Category Archives: Language

Where the Term “Bootlegging” Came From

bootleggers

Mark Y. asks: Why were people who made alcohol during prohibition called bootleggers? Although Prohibition officially began on January 16, 1920, the impetus for banning the production, sale, importation and transportation (though not the consumption) of alcohol had been brewing for decades before. Part of a string of reforms introduced by Progressives, Protestants and other activists to cure all of […]

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Why are Breasts Called “Boobs”?

two-oranges

Jared M. asks: Why are breasts called boobs? There’s an oft repeated and decidedly untrue claim that Eskimos have hundreds of words for “snow”. (Beyond the fact that there is no single “Eskimo language”, when talking about the wider Eskimo-Aleut language family, these actually have roughly the same number of root-words for snow as English.) The false claim that they […]

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The Origin of the Expression “Guess what? Chicken Butt!”

chicken-butts

Mark R. asks: Where did the whole kids thing of saying “Guess what?” and answering with “chicken butt!” come from? An appropriate response to nearly any rhetorical playground question from “What’s up?” to “Guess what?”, “chicken butt” has been an important part of the childish lexicon for many decades. The retort’s origins are usually speculated to have come from a […]

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How the Phrase “Red Herring” Came to Mean Something That is Misleading

herring

Nori K. asks: Where did the phrase red herring come from? Meaning a distraction or false trail, the expression “red herring” has been relatively commonly used for the last two centuries, and its origins do, in fact, begin with a rust-colored fish. However, until quite recently, the accepted origins of red herring were themselves a false trail. The literal sense […]

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When Did People Start Using Punctuation?

question-mark

Grey L. asks: When did people start using punctuation and who invented the common marks we use? INTHEBEGINNINGTHEREWASNOPUNCTUATIONLOWERCASELETTERSOREVENSPACESBETWEENWORDSTHEREALSOWASNOGRAMMATICALWAYOFDISTINGUISHINGWHENANIDEAHADFINISHEDANDANEWONEBEGUNITDIDNTHELPTHATTHEIDEAOFSTANDARDIZEDSPELLINGWASALSONOTATHINGATLEASTNOTASWEWOULDTHINKOFITREADERSWERELEFTTOMUDDLETHEIRWAYTHROUGHANYTEXTASBESTTHEYCOULDUNSURPRISINGLYUNDERSTANDINGWHATAPARTICULARWORKWASACTUALLYSAYINGONTHEFIRSTREADTHROUGHWASPRETTYWELLUNHEARDOFATTHISTIME The earliest writings, which were syllabic and/or logographic (think Mayan and Chinese), had no need for either spacing or punctuation, as each word was typically self-contained in the symbol. However, as previously demonstrated, the lack of punctuation and spacing in alphabetic writing […]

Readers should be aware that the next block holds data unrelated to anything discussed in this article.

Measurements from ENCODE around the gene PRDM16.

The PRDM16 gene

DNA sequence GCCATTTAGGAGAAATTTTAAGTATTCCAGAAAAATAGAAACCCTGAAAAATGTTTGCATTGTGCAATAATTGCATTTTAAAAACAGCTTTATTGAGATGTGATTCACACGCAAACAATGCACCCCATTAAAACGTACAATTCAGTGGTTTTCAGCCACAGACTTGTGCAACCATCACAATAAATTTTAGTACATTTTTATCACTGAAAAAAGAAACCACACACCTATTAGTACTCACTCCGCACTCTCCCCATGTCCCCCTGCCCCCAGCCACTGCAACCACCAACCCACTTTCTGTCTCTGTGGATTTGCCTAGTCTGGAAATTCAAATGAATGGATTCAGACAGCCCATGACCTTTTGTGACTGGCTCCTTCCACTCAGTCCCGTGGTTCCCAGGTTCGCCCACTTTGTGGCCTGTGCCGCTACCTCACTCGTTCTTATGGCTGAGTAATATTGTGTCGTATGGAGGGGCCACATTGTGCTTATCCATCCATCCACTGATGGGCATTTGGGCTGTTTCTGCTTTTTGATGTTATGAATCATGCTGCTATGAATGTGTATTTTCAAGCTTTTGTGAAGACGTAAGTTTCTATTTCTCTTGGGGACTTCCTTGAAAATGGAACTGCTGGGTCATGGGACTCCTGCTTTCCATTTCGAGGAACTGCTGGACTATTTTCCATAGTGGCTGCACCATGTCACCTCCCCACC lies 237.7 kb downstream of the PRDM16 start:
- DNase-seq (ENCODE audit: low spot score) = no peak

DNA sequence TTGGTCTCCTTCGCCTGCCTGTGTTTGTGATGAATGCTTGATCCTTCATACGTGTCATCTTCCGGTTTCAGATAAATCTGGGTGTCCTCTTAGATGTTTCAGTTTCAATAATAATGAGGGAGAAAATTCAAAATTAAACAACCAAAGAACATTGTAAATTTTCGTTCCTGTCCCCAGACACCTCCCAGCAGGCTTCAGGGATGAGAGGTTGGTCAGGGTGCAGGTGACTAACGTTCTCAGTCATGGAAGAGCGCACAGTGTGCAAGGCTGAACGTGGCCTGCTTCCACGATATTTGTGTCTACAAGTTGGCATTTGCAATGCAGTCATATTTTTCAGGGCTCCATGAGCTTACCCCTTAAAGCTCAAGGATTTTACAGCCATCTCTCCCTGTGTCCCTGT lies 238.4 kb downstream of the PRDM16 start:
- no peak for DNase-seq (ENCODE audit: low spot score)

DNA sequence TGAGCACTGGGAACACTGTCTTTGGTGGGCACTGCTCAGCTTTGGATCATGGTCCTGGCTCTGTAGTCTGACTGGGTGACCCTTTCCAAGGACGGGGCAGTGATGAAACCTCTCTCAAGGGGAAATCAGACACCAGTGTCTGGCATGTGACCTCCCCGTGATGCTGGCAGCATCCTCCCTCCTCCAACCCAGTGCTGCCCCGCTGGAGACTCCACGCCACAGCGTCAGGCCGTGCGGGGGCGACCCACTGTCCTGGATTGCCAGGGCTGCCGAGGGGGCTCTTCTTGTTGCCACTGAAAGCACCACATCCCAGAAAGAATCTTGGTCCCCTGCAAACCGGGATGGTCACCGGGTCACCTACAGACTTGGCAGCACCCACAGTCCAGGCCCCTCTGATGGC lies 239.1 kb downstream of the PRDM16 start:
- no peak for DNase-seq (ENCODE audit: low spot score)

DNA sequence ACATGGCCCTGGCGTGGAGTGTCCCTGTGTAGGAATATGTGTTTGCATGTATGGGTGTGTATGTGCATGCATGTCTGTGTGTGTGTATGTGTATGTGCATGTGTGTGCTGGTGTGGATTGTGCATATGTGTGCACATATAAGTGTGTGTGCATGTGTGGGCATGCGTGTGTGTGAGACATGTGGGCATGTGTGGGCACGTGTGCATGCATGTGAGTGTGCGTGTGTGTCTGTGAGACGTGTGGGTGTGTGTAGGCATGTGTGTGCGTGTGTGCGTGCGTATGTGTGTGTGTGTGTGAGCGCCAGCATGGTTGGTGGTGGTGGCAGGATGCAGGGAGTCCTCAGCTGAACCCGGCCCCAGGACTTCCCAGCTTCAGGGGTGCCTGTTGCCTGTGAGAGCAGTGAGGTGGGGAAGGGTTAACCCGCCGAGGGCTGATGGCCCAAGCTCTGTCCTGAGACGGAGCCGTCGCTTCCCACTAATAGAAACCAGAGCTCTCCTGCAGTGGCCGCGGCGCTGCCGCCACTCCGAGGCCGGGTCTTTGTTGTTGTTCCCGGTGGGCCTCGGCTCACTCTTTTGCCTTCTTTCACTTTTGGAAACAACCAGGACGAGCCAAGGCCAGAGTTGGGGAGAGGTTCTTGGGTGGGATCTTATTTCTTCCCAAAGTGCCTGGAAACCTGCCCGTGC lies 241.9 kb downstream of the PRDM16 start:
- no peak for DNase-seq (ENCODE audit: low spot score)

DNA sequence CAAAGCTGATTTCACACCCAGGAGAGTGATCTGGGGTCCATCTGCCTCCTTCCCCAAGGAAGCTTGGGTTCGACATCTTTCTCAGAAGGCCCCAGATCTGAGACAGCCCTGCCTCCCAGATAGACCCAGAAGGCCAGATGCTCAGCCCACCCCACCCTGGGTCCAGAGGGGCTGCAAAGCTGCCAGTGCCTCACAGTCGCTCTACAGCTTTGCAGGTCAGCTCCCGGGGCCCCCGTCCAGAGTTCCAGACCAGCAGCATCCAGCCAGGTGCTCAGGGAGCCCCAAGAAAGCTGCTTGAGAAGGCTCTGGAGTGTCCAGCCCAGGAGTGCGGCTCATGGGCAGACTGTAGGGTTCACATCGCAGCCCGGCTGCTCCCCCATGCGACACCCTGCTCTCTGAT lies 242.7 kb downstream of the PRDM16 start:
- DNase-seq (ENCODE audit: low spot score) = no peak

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Why “Mac” and “Mc” Surnames Often Contain a Second Capital Letter

scottish

David asks: Why is the second “C” capitalized in names like “MacCleod”? The short story is that “Mc” and “Mac” are prefixes that mean “son of.” Early inconsistencies in records are what led to having both Mc and Mac prefixes. Mc is just an abbreviation of Mac, and both can actually be abbreviated further to the much less common M’. […]

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Why a Final Performance is Called a “Swan Song”

swan-song

Gideon S. asks: Why is a final performance called a swansong? When someone performs for the last time, we often refer to it as a “swan song” which seems odd given that swans aren’t particularly known for their stage presence… So where exactly did this phrase come from? This expression is generally thought to have its genesis in the over […]

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Who is the Fat Lady, and Why is It Over When She Sings?

fat-lady-sings

Charlie K. asks: Where did the expression “It ain’t over until the fat lady sings” come from? You might think the expression, “The opera ain’t over until the fat lady sings,” derives from some stereotypical “fat lady” singing to close out operas. In particular, some have theorized that the expression in question derives from the last part of Richard Wagner’s […]

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Almost Everyone Pronounces “Ye” as in “Ye Olde Coffee Shoppe” Incorrectly

ye-olde-curiousity-shoppe

Today I found out the “ye” as in “Ye Olde Coffee Shoppe” should be pronounced “the”. The “Ye” here is not the “ye” as in “Judge not, that ye (you) be not judged”, but is rather a remnant of the letter “thorn” or “þorn” (Þ, þ). The letter thorn was used in Old Norse, Old English-Middle English, Gothic, and Icelandic […]

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